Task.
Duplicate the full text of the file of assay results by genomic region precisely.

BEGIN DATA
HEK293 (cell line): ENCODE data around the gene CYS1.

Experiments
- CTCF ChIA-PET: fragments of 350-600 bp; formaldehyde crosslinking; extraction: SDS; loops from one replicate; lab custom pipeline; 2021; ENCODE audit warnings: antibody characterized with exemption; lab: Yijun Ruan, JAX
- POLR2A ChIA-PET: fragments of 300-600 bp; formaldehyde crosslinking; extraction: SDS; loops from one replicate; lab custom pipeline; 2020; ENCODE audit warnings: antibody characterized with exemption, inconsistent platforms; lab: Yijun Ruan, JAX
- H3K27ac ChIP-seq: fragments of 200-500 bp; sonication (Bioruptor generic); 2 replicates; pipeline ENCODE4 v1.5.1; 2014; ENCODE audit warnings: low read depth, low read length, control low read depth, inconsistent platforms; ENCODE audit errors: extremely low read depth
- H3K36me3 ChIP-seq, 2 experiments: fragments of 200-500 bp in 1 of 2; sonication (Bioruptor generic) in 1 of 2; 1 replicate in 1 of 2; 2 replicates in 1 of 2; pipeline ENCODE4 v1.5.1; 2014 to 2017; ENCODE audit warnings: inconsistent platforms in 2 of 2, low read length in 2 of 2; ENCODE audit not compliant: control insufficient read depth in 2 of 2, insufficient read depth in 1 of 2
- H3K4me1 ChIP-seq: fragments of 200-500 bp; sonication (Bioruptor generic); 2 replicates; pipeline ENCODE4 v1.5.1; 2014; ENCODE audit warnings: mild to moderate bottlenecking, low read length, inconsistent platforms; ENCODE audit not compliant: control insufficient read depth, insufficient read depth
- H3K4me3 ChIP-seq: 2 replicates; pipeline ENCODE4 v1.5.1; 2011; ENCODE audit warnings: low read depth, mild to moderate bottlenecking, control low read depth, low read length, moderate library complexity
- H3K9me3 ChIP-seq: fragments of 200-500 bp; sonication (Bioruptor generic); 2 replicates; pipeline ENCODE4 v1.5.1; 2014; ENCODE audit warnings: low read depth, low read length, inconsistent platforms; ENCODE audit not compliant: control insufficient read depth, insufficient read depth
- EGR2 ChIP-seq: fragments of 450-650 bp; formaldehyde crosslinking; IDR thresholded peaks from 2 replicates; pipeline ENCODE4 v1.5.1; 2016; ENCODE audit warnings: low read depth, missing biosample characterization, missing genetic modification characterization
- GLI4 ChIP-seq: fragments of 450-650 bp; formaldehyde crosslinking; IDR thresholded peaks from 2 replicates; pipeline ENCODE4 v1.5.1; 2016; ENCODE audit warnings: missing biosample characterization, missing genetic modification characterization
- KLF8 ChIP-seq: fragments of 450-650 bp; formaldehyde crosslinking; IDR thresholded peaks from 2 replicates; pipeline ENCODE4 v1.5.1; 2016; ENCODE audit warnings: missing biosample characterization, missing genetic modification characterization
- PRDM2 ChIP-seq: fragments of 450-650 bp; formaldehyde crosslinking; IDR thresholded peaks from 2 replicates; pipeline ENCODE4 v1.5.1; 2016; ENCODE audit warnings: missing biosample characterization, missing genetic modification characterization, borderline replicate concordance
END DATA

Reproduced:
HEK293 (cell line): ENCODE data around the gene CYS1.

Experiments
- CTCF ChIA-PET: fragments of 350-600 bp; formaldehyde crosslinking; extraction: SDS; loops from one replicate; lab custom pipeline; 2021; ENCODE audit warnings: antibody characterized with exemption; lab: Yijun Ruan, JAX
- POLR2A ChIA-PET: fragments of 300-600 bp; formaldehyde crosslinking; extraction: SDS; loops from one replicate; lab custom pipeline; 2020; ENCODE audit warnings: antibody characterized with exemption, inconsistent platforms; lab: Yijun Ruan, JAX
- H3K27ac ChIP-seq: fragments of 200-500 bp; sonication (Bioruptor generic); 2 replicates; pipeline ENCODE4 v1.5.1; 2014; ENCODE audit warnings: low read depth, low read length, control low read depth, inconsistent platforms; ENCODE audit errors: extremely low read depth
- H3K36me3 ChIP-seq, 2 experiments: fragments of 200-500 bp in 1 of 2; sonication (Bioruptor generic) in 1 of 2; 1 replicate in 1 of 2; 2 replicates in 1 of 2; pipeline ENCODE4 v1.5.1; 2014 to 2017; ENCODE audit warnings: inconsistent platforms in 2 of 2, low read length in 2 of 2; ENCODE audit not compliant: control insufficient read depth in 2 of 2, insufficient read depth in 1 of 2
- H3K4me1 ChIP-seq: fragments of 200-500 bp; sonication (Bioruptor generic); 2 replicates; pipeline ENCODE4 v1.5.1; 2014; ENCODE audit warnings: mild to moderate bottlenecking, low read length, inconsistent platforms; ENCODE audit not compliant: control insufficient read depth, insufficient read depth
- H3K4me3 ChIP-seq: 2 replicates; pipeline ENCODE4 v1.5.1; 2011; ENCODE audit warnings: low read depth, mild to moderate bottlenecking, control low read depth, low read length, moderate library complexity
- H3K9me3 ChIP-seq: fragments of 200-500 bp; sonication (Bioruptor generic); 2 replicates; pipeline ENCODE4 v1.5.1; 2014; ENCODE audit warnings: low read depth, low read length, inconsistent platforms; ENCODE audit not compliant: control insufficient read depth, insufficient read depth
- EGR2 ChIP-seq: fragments of 450-650 bp; formaldehyde crosslinking; IDR thresholded peaks from 2 replicates; pipeline ENCODE4 v1.5.1; 2016; ENCODE audit warnings: low read depth, missing biosample characterization, missing genetic modification characterization
- GLI4 ChIP-seq: fragments of 450-650 bp; formaldehyde crosslinking; IDR thresholded peaks from 2 replicates; pipeline ENCODE4 v1.5.1; 2016; ENCODE audit warnings: missing biosample characterization, missing genetic modification characterization
- KLF8 ChIP-seq: fragments of 450-650 bp; formaldehyde crosslinking; IDR thresholded peaks from 2 replicates; pipeline ENCODE4 v1.5.1; 2016; ENCODE audit warnings: missing biosample characterization, missing genetic modification characterization
- PRDM2 ChIP-seq: fragments of 450-650 bp; formaldehyde crosslinking; IDR thresholded peaks from 2 replicates; pipeline ENCODE4 v1.5.1; 2016; ENCODE audit warnings: missing biosample characterization, missing genetic modification characterization, borderline replicate concordance